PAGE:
‘I have perused the papers respecting the Falklands Islands. It is not at all clear to me that we have ever possessed the sovereignty of these islands.’ The Duke of Wellington 1829 (Gavshon & Rice, The Sinking of the Belgrano, p.4)
There is a certain futility in interposing the lean and ascetic visage of the law in a situation which, first to last, is merely a question of power.’ J Goebel The struggle of the Falkland Islands 1927 (1982,YUP).
IN 1832 there began the British occupation of the Falkland islands, and in 1833 Stanley Onslow hoisted the Union Jack. ‘From that time onwards, Argentina has never ceased to dispute British possession.’ (RA, p. 5) The 150th anniversary of that event precipitated the invasion. A UN Resolution of 1965 passed unanimously called for a peaceful resolution to be found, ‘bearing in mind the interests of the people of the islands and UN Resolution 1514, 1960 which sought an end to colonialism’ (Resolution 2065, RA, p.6)
Malcolm Harper, Director of the United Nations Association, told the Belgrano Enquiry how Government documents explaining the sovereignty issue had, in April 1982, mysteriously become unavailable:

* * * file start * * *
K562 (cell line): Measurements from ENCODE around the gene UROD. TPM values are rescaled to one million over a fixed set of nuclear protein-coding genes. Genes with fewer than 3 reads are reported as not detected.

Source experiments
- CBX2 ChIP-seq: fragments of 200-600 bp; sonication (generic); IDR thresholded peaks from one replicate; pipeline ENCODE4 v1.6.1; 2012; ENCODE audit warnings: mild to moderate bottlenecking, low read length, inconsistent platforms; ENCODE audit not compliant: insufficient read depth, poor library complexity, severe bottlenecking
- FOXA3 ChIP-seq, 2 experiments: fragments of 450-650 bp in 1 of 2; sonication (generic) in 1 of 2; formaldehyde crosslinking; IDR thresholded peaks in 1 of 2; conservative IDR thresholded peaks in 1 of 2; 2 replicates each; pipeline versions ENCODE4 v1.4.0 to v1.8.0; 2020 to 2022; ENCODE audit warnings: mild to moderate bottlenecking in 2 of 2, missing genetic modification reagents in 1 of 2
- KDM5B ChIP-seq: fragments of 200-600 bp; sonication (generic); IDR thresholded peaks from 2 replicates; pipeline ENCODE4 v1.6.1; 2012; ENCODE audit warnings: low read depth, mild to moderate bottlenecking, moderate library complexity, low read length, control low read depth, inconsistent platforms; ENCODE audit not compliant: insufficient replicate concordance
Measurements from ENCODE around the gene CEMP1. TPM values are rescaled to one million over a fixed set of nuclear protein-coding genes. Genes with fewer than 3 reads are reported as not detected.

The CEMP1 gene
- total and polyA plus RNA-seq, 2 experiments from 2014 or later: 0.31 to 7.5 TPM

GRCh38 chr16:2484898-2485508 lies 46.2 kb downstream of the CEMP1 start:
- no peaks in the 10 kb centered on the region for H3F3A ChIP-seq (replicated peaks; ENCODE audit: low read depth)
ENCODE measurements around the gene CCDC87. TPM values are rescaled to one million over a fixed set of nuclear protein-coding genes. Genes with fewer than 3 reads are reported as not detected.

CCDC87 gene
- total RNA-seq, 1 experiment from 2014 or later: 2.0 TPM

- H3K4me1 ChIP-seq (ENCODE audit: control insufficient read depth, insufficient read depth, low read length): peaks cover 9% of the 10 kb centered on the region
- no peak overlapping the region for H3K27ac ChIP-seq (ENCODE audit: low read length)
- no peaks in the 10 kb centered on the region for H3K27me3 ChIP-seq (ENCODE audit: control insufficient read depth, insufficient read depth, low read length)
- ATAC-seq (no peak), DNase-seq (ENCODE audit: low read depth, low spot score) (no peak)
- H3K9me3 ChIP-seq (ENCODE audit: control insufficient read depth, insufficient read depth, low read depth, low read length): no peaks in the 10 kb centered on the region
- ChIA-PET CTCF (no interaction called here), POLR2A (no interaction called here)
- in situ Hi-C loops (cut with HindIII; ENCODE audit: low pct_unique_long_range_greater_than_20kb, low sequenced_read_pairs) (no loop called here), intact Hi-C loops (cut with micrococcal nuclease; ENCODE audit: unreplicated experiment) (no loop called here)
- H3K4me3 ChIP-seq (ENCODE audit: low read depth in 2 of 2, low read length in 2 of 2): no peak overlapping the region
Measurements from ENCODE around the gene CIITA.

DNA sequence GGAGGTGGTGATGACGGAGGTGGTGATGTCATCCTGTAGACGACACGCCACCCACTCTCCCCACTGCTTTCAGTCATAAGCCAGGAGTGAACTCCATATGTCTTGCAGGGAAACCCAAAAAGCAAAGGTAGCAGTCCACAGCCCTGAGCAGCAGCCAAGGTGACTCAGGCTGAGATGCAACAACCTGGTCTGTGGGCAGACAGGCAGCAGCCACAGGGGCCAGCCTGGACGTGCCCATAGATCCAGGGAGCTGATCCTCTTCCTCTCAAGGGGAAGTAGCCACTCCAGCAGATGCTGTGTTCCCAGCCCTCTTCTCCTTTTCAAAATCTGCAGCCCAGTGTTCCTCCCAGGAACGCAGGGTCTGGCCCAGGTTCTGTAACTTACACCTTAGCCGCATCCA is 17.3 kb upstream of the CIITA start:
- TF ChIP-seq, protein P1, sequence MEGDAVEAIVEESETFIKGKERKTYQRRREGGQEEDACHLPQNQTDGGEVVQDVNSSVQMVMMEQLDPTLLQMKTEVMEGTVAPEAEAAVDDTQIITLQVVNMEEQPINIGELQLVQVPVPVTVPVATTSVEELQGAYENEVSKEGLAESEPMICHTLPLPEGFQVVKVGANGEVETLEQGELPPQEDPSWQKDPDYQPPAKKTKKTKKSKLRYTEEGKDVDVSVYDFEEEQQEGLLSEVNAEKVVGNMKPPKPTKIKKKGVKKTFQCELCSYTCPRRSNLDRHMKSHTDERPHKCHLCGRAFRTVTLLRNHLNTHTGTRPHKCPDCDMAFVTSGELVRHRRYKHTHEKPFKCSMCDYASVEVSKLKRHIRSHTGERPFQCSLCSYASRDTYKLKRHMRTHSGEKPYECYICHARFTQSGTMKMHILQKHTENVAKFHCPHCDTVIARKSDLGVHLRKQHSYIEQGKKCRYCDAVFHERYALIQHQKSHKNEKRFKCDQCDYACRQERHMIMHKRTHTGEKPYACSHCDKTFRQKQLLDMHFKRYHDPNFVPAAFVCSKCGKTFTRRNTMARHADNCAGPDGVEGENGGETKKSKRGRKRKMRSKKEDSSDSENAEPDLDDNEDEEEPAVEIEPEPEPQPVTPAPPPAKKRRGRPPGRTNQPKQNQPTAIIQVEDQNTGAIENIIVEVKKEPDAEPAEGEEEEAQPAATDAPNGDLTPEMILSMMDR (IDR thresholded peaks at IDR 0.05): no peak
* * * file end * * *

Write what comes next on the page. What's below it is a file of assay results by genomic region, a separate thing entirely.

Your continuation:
‘Since 2nd April 1982 the British Government has apparently been in no doubt whatsoever that British claims to sovereignty are absolute and cannot be challenged. So confident are they that in so far as I am aware, the papers relating to that issue, which were removed from public accessibility, and please correct me if I’m wrong, but when I last made enquiries they were not yet available for the public to look at.’ (p.13)
The question mattered because, quoting Harper again,
‘..the UK had to argue its unimpeachable sovereignty over the islands in order to be able to justify its use of force within the terms of Article 51 of the UN Charter. (p.15)
Explained Michael Harbottle to the Enquiry:
‘Surely the fundamental thing about Article 51 is that self-defence action is in conjunction with other actions by the Security Council. And I would have thought that, by using Article 51 as an excuse, H.M. Government was virtually reading the first sentence and wasn’t reading the whole of the Article.’ He added, ‘Until April 1982, something like 67% [of the islanders] had the right of nationality, 33% didn’t, but suddenly they all became British, thanks to the House of Lords making amendments to the Nationality Act’. (p. 27).
For future prospects, the Assessors Report of our Enquiry quoted a Falkland islander:
There has to be a peaceful and definitive solution to the present situation which geographical fact dictates must have some connection with Argentina in the future. It is difficult in the long term to visualise a solution which does not involve the UN, perhaps in some form of trusteeship role in the larger framework of a multinational treaty.’ Ian Strange, The Falkland Islands 1983.
Also, as negotiator Al Haig wrote on 30th April 1982, following the failure of his peace initiative:
A strictly military outcome cannot endure over time. In the end there will have to be a negotiated outcome acceptable to the interested parties. Otherwise we will face unending hostility and insecurity in the South Atlantic. (RA, p.114)